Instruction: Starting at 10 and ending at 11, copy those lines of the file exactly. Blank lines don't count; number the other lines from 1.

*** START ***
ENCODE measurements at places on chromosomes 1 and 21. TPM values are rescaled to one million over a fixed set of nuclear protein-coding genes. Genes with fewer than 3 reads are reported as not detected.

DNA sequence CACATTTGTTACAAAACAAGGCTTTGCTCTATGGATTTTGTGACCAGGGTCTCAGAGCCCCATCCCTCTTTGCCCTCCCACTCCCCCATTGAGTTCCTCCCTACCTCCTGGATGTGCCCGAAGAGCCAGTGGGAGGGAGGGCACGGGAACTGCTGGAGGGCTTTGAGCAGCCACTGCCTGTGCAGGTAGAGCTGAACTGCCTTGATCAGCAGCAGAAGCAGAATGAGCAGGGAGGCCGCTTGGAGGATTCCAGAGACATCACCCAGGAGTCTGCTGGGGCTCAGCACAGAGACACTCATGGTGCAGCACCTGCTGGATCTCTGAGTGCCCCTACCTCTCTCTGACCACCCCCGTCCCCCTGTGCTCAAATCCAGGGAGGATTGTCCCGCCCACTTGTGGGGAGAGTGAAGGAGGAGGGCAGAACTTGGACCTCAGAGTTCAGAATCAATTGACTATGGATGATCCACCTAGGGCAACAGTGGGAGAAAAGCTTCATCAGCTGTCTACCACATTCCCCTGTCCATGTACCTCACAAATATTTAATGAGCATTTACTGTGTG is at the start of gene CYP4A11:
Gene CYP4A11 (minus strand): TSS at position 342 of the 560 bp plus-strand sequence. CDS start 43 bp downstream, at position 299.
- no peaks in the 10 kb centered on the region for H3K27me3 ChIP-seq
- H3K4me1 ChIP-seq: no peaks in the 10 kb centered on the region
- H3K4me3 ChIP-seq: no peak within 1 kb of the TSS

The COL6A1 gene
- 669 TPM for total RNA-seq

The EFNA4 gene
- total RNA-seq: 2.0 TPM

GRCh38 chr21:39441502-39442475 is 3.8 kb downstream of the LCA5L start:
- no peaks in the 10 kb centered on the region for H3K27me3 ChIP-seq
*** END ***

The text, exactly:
- total RNA-seq: 2.0 TPM

GRCh38 chr21:39441502-39442475 is 3.8 kb downstream of the LCA5L start: